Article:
"By Sunday night a visibly exhausted Ammon Bundy made a new call for reinforcement, invoking his divine inspiration: 'I know that what we did is right. I know the Lord is involved, and I know that we're going to see great things come from this,' Bundy said. 'But we need you. We need you,' he pleaded. 'We have a group of wonderful people here that are strong. We've got good numbers. But there is a lot to do, and we will eventually get tired if we do not have help. We also need more of a defense.  Need to make sure that there is enough people here that nobody comes down upon us — and that is a very real reality right now. So we need you to come and we need you be part of this.'

"January 4.  The militant's preparedness for an as-long-as-it-takes standoff was similarly laughable. By Monday, it was clear the militants were under-resourced, and hungry. Supporters put out a call online to send 'supplies and snacks'. . . . 

"As the standoff has dragged on, the federal government seems content to let the militants freeze in isolation — and tire of their make-believe revolution.

"Even once-reliably anti-government Republicans are turning their backs: Ted Cruz, who once sympathized with Cliven Bundy's stand against the Obama administration's 'jackboot authoritarianism,' has called on Bundy's sons to 'stand down.'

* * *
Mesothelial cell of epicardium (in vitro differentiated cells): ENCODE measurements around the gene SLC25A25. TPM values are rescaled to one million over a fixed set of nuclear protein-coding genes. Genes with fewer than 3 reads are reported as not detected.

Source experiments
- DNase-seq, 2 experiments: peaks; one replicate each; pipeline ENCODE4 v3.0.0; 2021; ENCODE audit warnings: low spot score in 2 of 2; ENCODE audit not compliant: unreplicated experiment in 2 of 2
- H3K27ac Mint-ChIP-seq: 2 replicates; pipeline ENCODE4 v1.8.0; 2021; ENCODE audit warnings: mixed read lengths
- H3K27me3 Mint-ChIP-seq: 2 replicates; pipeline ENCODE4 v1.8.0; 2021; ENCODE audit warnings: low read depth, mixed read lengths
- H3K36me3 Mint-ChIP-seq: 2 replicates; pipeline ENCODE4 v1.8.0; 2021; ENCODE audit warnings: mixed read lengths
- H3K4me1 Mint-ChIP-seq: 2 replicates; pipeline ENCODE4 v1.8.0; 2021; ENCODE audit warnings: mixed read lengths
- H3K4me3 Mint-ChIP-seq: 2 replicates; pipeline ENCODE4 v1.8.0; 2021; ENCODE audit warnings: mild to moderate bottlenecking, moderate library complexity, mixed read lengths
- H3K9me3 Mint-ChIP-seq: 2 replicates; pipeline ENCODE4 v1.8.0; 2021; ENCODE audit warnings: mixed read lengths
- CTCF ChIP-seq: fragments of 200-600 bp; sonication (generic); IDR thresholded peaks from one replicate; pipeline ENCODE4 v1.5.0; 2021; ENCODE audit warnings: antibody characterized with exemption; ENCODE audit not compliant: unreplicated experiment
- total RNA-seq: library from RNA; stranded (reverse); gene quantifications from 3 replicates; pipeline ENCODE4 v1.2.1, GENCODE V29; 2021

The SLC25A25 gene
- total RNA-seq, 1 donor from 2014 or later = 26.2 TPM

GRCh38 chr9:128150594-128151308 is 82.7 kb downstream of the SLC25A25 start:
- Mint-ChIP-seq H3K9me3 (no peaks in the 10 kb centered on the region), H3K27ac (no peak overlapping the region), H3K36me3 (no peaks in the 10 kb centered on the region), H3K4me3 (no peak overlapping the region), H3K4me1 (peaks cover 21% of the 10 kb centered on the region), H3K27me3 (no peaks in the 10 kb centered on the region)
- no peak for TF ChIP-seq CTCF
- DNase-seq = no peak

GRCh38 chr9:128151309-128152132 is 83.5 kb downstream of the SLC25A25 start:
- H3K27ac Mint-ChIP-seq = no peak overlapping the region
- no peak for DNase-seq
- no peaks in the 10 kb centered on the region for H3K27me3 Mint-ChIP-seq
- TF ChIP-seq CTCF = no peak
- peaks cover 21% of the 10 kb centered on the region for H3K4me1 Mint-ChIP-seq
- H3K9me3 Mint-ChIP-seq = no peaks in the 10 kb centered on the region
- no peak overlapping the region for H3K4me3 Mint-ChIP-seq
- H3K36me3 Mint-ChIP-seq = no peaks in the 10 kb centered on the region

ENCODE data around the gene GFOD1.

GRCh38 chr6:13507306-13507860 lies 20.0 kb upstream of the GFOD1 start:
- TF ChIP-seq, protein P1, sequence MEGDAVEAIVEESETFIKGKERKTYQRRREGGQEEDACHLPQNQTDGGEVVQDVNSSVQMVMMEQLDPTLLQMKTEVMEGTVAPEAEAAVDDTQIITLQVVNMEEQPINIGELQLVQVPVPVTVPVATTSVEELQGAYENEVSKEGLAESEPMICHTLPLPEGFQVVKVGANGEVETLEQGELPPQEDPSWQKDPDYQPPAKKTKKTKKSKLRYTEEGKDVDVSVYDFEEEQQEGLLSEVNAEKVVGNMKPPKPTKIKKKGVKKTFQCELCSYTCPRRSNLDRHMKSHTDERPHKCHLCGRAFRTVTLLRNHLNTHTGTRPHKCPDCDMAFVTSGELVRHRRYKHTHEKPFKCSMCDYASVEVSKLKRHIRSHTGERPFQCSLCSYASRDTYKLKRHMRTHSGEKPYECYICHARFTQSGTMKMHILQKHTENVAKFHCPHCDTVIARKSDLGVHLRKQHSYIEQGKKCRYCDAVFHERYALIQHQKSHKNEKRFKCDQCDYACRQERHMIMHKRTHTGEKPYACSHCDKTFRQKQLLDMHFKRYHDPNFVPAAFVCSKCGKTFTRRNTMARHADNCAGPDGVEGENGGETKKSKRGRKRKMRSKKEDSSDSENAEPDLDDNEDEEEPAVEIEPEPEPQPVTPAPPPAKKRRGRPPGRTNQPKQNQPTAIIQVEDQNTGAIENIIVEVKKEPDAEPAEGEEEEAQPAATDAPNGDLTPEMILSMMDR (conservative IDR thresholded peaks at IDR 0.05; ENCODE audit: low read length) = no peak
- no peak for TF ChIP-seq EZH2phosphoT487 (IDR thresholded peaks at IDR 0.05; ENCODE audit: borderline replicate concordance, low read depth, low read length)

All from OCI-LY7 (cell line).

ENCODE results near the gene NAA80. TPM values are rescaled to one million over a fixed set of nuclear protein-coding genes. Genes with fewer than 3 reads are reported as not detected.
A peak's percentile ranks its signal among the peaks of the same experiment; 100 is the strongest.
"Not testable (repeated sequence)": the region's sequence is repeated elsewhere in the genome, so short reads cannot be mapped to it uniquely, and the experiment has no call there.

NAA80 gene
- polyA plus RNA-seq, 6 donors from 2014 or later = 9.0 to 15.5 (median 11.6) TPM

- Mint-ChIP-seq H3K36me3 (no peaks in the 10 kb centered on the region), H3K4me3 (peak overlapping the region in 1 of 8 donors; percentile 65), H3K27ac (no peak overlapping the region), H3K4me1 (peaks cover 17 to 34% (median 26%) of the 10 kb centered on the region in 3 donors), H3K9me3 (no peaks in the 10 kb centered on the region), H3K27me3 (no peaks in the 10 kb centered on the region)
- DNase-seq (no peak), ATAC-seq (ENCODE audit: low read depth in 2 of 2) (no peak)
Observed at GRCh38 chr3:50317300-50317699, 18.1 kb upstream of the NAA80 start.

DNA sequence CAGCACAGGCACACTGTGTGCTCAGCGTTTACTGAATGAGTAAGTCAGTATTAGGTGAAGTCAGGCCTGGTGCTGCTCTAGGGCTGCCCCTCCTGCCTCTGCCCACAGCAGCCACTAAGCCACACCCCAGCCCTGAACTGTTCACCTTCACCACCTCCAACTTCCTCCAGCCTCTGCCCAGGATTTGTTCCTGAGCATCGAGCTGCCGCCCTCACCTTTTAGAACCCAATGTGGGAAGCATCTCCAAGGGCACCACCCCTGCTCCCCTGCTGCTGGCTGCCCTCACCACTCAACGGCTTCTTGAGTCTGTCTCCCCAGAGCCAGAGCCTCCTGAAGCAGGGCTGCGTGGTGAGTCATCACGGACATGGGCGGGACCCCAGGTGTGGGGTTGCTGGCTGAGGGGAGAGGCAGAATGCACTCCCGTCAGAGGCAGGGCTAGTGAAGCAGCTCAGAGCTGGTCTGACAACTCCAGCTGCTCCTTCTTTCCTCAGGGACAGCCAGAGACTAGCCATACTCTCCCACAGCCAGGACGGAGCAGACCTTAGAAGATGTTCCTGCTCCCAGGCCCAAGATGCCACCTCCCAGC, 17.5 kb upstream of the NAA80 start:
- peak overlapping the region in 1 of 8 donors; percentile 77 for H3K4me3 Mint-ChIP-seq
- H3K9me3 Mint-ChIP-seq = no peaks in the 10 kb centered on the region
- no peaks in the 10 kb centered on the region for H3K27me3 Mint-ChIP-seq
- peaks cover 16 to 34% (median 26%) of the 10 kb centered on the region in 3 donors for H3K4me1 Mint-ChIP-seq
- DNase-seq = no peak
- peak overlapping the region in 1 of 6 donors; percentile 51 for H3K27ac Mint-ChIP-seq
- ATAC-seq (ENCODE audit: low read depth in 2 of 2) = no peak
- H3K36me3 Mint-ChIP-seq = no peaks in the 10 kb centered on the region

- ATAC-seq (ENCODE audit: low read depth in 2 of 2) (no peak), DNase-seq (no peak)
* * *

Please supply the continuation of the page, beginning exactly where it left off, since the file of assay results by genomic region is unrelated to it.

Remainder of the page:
"The Harney County Sheriff released a statement saying flatly: 'It's time for you to leave our community.'   [The latest is that yesterday the sheriff offered to escort them safely out of the county.   So far Bundy has not accepted the offer. RR]

"Even the wife of one of the two local ranchers — for whose honor and justice the militants claim to be ready to lay down their lives — has been throwing shade: 'I don't really know the purpose of the guys who are out there,' she told Oregon Public Broadcasting.

"Instead of building the fearsome anti-government insurgency of their fever dreams, the hungry, dirty, exhausted Bundy militants are looking more and more like the Gang That Couldn't Shoot Straight. Here's hoping they have the sense to lay down their weapons before their true marksmanship is tested."

*     *     *     *     *
The sad fact is that the Bundy's quest is real, and it's not getting a fair hearing because of this ill-conceived and ill-planned debacle.    I don't mean that these guys' paranoid hatred of the government's alledged "jackbooted authoritarianism" is valid.  But the federal governement does own vast lands in the West, and the question is whether the states and local governments should have more say in how the land is used, whether for grazing cattle, exploration for resources, or development -- or to continue being preserved as national parks and protected wildernesses.   Of course, I'm in favor of saving as much land as possible for the latter.   But the fact is that, in some Western states, the federal government owns more than half of the land in the state.

It's not that the feds took over people's land.   This is land that was acquired by our government in the expansion of our country westward.    Various programs for land grants and homesteading led to private ownership by individuals.  Should that still be possible, as opposed to the feds renting it out for grazing or mining?